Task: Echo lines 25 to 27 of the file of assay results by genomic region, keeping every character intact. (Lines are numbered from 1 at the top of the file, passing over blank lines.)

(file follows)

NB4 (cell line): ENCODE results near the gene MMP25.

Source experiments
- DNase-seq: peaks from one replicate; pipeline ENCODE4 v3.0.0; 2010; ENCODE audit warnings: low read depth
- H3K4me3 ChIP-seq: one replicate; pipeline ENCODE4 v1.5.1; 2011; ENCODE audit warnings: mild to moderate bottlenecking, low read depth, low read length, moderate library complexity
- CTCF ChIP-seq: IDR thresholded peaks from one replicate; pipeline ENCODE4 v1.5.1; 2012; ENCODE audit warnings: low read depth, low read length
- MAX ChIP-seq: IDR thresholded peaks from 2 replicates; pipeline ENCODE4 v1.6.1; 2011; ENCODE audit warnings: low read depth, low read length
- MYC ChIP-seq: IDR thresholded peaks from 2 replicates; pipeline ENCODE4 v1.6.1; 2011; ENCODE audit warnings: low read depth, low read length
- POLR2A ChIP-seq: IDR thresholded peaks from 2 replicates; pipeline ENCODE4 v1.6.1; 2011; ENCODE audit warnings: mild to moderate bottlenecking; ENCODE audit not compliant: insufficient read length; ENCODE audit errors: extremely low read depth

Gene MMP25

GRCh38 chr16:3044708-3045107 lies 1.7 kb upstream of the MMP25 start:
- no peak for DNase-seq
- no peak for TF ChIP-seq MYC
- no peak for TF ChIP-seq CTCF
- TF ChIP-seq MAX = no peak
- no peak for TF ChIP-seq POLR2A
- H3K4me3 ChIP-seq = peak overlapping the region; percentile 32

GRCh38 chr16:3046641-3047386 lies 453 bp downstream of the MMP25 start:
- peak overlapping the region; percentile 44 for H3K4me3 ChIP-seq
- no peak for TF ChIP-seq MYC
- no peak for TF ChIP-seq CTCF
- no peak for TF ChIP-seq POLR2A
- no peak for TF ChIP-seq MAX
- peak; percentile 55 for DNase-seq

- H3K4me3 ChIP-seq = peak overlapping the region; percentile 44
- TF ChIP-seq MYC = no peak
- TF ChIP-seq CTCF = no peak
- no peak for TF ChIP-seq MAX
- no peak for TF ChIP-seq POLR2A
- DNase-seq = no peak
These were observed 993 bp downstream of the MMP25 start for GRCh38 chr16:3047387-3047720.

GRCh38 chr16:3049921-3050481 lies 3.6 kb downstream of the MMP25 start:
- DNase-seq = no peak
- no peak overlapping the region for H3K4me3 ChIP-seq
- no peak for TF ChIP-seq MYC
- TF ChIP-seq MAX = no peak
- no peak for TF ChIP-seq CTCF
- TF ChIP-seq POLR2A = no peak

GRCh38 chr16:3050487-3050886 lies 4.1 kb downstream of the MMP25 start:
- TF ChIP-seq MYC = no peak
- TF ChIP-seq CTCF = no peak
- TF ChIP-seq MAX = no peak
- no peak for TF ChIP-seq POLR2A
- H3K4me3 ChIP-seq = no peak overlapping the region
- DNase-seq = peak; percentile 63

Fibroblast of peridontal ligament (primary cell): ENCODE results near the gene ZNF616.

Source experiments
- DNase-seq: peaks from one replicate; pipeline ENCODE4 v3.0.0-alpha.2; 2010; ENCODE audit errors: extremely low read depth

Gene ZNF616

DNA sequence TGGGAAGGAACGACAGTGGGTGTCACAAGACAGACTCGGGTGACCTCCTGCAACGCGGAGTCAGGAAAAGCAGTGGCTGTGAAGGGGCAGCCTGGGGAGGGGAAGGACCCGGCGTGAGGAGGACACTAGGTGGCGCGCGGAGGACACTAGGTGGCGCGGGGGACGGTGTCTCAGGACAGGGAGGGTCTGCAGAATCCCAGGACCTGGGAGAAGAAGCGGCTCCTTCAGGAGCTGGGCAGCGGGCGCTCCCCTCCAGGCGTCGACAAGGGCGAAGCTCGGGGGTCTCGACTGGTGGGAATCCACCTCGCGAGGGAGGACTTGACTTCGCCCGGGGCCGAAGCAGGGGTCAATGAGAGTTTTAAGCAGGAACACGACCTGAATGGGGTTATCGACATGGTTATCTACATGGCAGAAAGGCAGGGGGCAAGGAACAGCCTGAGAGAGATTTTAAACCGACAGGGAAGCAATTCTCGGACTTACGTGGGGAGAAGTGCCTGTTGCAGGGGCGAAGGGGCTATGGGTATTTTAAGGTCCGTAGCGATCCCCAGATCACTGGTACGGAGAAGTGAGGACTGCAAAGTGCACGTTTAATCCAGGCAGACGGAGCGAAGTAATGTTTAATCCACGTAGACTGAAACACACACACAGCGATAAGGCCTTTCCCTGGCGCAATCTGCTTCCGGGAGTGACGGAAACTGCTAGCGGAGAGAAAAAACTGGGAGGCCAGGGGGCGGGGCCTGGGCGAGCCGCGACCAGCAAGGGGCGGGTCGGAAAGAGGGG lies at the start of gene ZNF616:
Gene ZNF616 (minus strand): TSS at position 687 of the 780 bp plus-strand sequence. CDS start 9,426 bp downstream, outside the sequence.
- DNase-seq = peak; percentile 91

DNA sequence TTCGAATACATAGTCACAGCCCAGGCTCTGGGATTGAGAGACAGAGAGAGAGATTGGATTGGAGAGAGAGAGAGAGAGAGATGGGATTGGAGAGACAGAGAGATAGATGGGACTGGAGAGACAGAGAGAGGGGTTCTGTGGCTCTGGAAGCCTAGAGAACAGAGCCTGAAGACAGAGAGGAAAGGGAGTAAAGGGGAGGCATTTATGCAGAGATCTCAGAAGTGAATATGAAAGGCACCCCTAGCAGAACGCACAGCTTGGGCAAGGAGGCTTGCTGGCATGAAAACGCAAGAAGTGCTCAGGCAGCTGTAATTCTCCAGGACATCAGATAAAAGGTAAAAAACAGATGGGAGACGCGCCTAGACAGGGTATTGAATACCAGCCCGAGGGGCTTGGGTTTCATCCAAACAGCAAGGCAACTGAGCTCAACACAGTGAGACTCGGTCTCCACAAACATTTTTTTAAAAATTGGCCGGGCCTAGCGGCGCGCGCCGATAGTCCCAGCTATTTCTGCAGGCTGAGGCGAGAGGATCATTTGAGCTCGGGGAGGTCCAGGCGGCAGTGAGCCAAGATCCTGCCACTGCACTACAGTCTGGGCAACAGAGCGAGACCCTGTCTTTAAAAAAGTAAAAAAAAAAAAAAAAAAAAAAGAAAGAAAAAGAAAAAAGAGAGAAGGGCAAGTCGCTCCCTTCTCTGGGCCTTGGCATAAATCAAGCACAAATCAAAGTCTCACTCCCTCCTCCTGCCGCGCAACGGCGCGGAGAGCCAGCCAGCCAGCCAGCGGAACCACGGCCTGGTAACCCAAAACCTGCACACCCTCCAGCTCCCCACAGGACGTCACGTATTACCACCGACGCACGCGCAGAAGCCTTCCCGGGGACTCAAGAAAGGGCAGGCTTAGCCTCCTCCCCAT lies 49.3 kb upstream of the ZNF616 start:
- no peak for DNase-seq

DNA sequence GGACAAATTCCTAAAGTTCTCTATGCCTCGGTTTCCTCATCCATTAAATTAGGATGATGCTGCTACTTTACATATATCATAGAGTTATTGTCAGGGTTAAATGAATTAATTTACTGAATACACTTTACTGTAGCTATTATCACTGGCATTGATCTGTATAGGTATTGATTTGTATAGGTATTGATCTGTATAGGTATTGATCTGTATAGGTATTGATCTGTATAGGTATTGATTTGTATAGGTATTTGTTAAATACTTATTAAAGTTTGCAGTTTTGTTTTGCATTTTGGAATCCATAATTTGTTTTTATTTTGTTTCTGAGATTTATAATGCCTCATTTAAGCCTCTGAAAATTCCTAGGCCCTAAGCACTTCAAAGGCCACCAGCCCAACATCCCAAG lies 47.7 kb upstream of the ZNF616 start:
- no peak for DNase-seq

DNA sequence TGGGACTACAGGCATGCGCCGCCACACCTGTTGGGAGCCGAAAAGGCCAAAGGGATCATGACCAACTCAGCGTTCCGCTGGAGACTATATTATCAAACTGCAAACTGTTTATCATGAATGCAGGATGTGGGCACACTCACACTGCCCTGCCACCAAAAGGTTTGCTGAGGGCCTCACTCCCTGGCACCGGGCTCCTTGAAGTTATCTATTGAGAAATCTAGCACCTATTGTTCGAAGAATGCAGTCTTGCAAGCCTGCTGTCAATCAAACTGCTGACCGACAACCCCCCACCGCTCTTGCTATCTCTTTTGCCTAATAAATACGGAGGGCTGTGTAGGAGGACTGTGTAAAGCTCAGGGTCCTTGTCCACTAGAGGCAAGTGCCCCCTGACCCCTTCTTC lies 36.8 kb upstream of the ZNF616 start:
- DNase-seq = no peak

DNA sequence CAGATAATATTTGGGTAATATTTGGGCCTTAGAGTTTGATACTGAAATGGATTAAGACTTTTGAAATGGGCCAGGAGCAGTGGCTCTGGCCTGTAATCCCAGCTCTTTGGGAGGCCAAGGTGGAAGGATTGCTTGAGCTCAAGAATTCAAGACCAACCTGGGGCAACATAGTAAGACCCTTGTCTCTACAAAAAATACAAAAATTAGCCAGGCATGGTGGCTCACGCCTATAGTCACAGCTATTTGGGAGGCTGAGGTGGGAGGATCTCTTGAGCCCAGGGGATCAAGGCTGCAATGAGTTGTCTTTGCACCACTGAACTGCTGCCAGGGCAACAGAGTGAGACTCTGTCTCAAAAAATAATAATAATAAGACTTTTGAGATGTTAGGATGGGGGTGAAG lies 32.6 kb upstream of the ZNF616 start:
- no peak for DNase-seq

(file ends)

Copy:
- TF ChIP-seq MYC = no peak
- TF ChIP-seq CTCF = no peak
- no peak for TF ChIP-seq MAX